Callison to share his unique combination of Sports Medicine, Chinese
Medicine and Kinesiology with students and athletes alike.
Callison reported that the most common injuries he treats athletes
for are muscle contusions and tendinitis, as well as over-use
injuries involving the lower back, shoulder, knee and ankle. These
injuries typically require two acupuncture treatments a week, with a
varied recovery time depending on the injury.
Callison said that he treats “any and all injuries” with the same
philosophy: by combining traditional Chinese medicine with
traditional sports medicine. The result is a unique blend of
acupuncture and exercises that Callison said has a quick
Marcellus Wiley, a defensive end for the San Diego Chargers, is one
patient who noticed how quickly he felt the benefits of acupuncture.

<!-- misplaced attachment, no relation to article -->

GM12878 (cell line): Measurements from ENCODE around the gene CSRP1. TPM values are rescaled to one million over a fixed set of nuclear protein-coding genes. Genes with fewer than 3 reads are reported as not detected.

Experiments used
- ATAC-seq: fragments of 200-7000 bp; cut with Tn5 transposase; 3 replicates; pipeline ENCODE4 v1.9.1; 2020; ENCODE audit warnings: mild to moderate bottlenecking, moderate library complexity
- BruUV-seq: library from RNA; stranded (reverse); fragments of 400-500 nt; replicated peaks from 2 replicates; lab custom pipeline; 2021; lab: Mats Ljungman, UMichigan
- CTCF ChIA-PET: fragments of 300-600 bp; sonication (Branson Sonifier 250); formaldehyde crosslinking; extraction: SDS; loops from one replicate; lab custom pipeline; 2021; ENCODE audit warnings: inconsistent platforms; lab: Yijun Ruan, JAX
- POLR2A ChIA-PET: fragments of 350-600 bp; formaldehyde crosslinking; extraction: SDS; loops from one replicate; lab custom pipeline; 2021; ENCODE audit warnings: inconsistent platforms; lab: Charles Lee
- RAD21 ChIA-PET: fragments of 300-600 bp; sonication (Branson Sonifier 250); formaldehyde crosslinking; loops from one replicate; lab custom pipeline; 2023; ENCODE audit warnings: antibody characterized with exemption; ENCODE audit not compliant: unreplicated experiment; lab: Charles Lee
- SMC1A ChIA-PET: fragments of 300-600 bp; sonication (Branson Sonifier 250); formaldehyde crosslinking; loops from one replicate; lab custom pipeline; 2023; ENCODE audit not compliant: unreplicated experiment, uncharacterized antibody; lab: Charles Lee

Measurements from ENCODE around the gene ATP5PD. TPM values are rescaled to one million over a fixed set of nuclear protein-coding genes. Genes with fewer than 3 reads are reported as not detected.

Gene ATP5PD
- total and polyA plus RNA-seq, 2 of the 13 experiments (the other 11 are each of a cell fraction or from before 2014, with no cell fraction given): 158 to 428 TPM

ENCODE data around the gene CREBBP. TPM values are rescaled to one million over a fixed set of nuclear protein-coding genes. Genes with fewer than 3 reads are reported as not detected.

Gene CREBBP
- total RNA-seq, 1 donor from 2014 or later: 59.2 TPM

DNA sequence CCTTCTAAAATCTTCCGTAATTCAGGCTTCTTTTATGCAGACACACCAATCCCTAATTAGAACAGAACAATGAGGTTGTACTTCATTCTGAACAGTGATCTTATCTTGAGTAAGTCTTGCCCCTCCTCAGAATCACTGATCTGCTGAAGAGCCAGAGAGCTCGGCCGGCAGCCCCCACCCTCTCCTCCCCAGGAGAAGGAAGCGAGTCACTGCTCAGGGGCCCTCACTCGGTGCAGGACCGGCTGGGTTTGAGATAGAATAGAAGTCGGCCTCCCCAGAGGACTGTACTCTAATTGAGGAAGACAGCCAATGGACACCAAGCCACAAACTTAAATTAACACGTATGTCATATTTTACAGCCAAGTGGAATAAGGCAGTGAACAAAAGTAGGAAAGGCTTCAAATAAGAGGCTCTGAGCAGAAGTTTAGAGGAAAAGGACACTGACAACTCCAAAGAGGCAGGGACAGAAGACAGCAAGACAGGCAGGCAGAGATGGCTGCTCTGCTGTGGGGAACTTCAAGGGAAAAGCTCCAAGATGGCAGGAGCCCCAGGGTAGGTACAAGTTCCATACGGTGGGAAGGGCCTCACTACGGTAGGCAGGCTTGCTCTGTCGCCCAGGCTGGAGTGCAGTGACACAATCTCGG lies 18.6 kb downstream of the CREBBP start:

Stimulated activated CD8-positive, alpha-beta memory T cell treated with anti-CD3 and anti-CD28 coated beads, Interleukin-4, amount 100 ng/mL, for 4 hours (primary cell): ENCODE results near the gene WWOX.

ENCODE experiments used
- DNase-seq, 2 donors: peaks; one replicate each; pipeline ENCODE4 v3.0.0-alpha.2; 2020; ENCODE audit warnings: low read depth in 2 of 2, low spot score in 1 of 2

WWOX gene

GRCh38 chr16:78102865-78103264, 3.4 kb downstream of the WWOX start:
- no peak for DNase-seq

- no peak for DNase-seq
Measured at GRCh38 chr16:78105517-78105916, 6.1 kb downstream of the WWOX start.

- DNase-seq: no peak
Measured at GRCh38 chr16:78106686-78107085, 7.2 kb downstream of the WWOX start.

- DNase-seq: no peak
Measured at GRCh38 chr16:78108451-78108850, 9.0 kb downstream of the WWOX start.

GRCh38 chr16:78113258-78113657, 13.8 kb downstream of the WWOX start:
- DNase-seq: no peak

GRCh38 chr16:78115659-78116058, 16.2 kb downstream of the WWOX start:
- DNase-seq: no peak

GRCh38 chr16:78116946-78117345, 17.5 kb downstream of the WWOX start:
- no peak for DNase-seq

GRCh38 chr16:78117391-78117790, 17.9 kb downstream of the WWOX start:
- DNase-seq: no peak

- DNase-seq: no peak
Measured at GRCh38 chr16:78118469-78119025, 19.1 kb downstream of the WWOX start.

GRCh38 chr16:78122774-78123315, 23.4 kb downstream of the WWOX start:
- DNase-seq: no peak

“I responded quickly and favorably to the treatment,” Wiley said. “It
was refreshing to receive therapy that allowed me to sustain my
health for the duration of a season and physically grueling career.”
According to Callison, both Oriental medicine and sports medicine
techniques focus on proprioception, which he defines as the muscles’
awareness communicating to the central nervous system. According to
Callison, injury can disrupt this communication, thus hindering
“Acupuncture is one of the quickest ways to restore muscle balance,”
Callison said. “When acupuncture is used at specific sites, the
muscle spindles are reset, and then that balance is reawakened.”
Baltimore Ravens safety Will Demps regards acupuncture as a definite
asset to his training.
“In my extensive off-season workouts, I have noticed a difference in
my balance and agility since receiving treatments at AcuSport Health
Center,” Demps said. “I feel my muscles have been ‘turned on’ and are
firing on all cylinders.”
Though traditional sports medicine can also help with proprioception
by doing exercises, Callison is quick to point out that the results
are greatly enhanced when acupuncture is applied prior to therapeutic